“In 1784, five years before he became president of the United States, George Washington, 52, was nearly toothless. So he hired a dentist to transplant nine teeth into his jaw—having extracted them from the mouths of his slaves.”—The sorry legacy of the founders
What you write first is a first draft. When you get to the end of it, you’ve got a first draft. Anything can happen after that.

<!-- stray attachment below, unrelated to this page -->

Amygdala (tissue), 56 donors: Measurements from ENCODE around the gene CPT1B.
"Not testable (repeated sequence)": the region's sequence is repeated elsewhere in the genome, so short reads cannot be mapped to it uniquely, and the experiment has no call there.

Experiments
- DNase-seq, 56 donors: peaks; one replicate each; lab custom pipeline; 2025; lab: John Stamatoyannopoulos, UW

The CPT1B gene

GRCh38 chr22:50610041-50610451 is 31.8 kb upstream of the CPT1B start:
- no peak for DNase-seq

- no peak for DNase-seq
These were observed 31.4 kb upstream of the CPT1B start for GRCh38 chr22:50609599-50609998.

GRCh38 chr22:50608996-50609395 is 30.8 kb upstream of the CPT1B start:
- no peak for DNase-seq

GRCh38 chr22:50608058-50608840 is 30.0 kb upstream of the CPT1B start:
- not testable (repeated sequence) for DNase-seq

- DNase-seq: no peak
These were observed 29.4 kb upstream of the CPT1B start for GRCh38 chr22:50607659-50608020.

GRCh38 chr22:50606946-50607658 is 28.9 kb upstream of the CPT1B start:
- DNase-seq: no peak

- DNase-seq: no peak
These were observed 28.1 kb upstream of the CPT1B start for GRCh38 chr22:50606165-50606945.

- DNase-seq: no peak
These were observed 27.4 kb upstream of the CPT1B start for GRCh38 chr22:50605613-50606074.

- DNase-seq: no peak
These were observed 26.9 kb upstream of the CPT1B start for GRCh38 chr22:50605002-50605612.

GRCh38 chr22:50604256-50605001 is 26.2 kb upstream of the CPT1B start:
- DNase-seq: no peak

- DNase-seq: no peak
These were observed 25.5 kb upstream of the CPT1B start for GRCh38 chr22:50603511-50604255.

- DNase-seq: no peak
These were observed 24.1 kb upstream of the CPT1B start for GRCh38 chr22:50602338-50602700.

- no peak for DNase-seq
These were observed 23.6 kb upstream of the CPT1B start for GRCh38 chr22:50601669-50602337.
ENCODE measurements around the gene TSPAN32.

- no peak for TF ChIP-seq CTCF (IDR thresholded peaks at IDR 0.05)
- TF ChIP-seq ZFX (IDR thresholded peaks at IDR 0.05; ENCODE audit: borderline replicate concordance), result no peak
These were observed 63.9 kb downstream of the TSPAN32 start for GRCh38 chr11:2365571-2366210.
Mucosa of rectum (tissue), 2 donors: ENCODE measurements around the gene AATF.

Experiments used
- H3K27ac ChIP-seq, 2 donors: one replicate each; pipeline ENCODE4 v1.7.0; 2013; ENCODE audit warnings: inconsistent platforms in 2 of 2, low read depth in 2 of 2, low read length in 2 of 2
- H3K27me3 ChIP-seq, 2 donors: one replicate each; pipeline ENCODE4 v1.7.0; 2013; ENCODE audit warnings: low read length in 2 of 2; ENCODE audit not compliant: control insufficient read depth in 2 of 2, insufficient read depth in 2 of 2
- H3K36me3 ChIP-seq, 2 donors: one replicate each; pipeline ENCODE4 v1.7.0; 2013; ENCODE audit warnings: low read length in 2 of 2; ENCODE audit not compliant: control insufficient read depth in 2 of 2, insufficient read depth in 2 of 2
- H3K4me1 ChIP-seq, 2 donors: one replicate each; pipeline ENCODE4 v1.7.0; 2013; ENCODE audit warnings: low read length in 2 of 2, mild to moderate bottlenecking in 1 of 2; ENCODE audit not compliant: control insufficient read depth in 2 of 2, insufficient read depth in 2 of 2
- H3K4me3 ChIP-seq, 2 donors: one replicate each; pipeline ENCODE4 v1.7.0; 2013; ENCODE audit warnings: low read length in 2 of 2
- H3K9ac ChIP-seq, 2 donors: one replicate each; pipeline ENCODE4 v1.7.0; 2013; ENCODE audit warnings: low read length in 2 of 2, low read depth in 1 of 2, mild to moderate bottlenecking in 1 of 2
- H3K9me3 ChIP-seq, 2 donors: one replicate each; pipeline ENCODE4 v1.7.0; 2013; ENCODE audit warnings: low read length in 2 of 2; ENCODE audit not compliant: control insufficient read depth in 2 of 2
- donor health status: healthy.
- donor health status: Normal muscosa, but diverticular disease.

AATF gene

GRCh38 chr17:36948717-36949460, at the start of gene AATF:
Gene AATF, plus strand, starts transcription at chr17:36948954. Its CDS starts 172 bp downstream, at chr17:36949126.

(In the first draft of Roald Dahl’s Charlie and the Chocolate Factory, while Charlie was touring Wonka’s factory, he was accidentally encased in chocolate and sent to Wonka’s house, where he foiled a burglary.)
There’s nothing to stop you fixing anything as you go, but it’s wiser to get to the end first, and then look at what you’ve got.
The book in your mind will pretty much always be better than the one that hits the paper. That’s just how it works.